After pulling out of the contest for new submarines required by the Indian Navy, Russian designers say that the project is unrealistic as the desired technologies cannot be made available within the strict timelines being defined.
As reported by ET in February, Russia pulled out of the Rs 43,000 crore contest for six new submarines under Project 75I that are to be made at an Indian shipyard in collaboration with a foreign technology partner.
At that time `technical reasons’ were cited for the withdrawal. Elaborating on the concerns with the project, Andrey Baranov, the Deputy Director General of Rubin Design Bureau has said that the requirement is for a brand new submarine design that would present difficulties at the manufacturing stage. Rubin is the leading Russian design bureau for a range of submarines, including the Kilo class used by India.
“Our major concern is that the requirements specified by the Navy and the timeline for the project are not matching. The Indian Navy would like to have the latest, state of the art submarine with powerful weapons, an Air Independent System and high stealth. No one in the world has such a submarine ready,” Baranov said at the Army 2022 exhibition.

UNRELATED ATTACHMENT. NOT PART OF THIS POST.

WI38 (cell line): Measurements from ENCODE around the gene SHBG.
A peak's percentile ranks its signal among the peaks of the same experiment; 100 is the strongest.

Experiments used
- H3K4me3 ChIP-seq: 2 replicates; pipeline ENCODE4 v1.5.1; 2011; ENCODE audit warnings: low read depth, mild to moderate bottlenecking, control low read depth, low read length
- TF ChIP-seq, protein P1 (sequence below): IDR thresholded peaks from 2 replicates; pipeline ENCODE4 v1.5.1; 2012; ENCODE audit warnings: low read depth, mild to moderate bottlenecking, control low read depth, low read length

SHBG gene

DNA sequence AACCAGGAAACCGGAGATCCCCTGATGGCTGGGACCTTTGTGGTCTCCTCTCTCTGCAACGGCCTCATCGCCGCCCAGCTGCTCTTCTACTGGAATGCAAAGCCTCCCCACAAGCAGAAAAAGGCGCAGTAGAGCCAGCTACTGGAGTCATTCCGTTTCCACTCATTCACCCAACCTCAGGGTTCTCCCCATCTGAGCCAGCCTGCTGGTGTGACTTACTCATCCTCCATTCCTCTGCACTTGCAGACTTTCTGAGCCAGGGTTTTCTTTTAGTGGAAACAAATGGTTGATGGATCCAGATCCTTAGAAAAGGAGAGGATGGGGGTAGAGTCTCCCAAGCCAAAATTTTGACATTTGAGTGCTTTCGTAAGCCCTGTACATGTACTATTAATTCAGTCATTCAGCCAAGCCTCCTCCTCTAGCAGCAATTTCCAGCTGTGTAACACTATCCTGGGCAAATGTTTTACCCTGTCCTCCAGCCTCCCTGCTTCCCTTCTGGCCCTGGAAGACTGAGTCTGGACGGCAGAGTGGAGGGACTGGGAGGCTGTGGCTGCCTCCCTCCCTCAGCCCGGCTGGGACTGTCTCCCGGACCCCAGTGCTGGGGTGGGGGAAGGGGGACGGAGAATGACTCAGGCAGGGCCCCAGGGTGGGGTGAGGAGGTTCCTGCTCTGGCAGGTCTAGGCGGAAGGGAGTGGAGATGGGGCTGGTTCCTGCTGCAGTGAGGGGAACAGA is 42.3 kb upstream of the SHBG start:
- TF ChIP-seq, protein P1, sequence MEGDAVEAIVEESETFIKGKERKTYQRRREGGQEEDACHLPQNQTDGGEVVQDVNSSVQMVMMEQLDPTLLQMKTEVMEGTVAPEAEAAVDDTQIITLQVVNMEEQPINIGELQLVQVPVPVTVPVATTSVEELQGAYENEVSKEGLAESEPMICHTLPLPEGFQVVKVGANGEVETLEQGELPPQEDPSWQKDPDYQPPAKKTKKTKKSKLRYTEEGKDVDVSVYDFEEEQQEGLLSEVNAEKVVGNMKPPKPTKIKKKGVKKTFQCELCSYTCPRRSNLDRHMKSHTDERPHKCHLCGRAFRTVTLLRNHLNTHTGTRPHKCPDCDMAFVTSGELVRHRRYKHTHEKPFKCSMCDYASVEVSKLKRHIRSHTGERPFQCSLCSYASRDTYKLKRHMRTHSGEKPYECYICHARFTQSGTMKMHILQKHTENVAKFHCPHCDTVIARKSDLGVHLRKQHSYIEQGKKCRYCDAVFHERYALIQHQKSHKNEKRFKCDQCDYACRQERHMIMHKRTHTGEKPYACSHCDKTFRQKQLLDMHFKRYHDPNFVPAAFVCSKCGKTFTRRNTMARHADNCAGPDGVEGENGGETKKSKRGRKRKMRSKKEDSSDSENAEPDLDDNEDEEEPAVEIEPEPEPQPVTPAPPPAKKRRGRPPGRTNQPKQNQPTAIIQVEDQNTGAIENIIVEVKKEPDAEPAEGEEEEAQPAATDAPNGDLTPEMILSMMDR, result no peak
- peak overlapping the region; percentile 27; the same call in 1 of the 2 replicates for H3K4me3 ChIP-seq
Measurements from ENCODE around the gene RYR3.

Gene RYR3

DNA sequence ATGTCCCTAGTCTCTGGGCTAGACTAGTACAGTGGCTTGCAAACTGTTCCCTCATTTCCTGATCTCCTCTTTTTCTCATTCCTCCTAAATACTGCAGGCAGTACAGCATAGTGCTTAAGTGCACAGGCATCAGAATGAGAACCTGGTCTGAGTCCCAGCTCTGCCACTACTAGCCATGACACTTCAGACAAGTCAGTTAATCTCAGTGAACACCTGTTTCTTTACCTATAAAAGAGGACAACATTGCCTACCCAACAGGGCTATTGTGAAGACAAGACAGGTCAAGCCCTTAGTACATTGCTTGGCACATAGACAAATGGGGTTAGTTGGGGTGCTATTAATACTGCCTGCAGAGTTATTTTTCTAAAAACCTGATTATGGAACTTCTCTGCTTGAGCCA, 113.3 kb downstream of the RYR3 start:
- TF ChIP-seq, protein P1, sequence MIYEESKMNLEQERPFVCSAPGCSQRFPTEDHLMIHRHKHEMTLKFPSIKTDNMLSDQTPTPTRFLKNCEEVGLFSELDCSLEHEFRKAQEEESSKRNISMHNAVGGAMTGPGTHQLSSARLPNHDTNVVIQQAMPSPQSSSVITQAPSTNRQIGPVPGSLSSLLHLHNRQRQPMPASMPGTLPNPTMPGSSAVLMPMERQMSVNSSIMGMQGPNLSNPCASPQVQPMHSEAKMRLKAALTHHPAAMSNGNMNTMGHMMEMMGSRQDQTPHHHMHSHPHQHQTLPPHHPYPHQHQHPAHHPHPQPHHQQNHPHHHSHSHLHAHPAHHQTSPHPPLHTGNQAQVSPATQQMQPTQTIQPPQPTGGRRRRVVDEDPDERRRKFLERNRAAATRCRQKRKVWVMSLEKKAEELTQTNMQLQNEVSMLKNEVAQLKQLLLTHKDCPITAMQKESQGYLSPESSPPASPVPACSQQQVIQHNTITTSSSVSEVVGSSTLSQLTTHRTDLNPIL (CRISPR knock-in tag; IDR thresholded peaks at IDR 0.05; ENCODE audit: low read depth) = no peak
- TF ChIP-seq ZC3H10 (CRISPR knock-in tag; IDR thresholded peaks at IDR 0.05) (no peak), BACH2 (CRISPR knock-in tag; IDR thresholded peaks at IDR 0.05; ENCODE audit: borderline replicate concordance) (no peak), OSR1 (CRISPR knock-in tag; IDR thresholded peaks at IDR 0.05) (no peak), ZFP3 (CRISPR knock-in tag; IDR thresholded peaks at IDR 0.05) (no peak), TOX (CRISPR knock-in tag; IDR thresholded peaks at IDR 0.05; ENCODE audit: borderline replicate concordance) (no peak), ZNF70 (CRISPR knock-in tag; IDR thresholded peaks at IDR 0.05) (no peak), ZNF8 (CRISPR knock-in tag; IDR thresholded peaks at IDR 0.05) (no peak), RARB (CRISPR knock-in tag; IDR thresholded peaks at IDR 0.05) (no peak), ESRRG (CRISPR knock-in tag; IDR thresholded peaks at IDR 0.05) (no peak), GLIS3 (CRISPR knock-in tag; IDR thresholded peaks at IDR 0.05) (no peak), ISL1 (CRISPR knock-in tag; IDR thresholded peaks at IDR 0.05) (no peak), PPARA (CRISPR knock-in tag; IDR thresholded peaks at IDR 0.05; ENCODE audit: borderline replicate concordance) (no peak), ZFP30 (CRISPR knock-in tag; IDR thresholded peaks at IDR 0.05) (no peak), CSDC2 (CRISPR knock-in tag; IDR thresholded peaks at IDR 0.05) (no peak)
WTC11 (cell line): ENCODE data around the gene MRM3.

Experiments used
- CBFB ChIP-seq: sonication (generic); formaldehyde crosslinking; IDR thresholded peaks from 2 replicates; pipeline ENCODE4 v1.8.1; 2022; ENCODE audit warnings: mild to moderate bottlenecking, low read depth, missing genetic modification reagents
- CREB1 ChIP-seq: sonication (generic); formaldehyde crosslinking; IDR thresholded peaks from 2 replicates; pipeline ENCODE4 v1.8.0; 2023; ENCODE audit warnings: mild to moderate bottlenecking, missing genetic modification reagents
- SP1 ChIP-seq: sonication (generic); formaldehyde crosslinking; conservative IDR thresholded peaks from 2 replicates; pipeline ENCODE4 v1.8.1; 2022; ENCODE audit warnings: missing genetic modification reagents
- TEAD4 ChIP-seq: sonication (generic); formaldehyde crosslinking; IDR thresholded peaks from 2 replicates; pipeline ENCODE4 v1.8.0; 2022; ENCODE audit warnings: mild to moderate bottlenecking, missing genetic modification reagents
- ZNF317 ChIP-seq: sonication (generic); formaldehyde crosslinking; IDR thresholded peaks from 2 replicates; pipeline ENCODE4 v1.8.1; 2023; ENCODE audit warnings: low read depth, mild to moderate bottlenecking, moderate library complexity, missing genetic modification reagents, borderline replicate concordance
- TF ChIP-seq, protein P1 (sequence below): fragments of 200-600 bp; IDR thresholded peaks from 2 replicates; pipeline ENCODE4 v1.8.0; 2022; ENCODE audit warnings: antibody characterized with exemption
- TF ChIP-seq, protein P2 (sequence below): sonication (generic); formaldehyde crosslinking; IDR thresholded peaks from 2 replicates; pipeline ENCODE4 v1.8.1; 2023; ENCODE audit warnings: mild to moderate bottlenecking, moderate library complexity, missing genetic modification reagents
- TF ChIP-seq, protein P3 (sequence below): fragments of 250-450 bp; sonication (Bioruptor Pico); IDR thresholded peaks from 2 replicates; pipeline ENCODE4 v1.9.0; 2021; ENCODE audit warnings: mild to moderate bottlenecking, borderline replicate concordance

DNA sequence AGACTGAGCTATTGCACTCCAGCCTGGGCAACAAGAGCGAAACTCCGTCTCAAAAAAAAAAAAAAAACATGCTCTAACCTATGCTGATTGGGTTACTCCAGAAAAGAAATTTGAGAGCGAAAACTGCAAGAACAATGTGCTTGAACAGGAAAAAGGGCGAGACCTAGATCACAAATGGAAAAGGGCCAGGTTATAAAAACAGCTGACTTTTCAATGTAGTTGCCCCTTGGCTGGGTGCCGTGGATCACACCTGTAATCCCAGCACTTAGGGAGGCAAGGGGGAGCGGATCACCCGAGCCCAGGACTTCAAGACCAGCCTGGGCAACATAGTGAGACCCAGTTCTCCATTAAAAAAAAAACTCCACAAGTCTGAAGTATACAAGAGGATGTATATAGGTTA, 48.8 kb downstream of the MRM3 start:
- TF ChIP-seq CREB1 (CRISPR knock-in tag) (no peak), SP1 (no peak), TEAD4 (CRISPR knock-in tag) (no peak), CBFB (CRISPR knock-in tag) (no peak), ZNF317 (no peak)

The submarine designer said that difficulties are expected to surface when the first submarine under Project 75I goes under production. “The key requirement was that the submarines have to be made in India from the beginning and if the timelines are not met, the penalties are very high. A lot of responsibility is assigned to the designers but at the same time, the designers have no influence on the construction process that will happen in India,” Baranov said.
He added that several such technical considerations were behind the withdrawal from the project and that other contenders like Sweden and France are also not participating.
The Indian Navy’s Project 75I has already hit several delays, with other foreign contenders and Indian partners seeking additional time to formulate their proposals. At least two time extensions have been granted by the ministry as foreign technology partners have expressed their inability to conclude talks with Indian yards, due to complex technical requirements.
As reported, the Navy’s ambitious plan hit choppy waters in its early stages, with the condition of a functional Air Independent Propulsion (AIP) spelled out in the technical documents ruling out most foreign collaborators from the project.
The Indian companies shortlisted for the construction – Mazagaon Dockyards Ltd (MDL) and Larsen and Toubro (L&T) – have been in discussions with foreign technology partners from Germany, France, Russia, South Korea and Spain for the past few years to chalk out a technology transfer plan.
Only Germany and South Korean participants have a functional AIP system that they can demonstrate, as it required by the Indian Navy, ruling out the rest from the competition.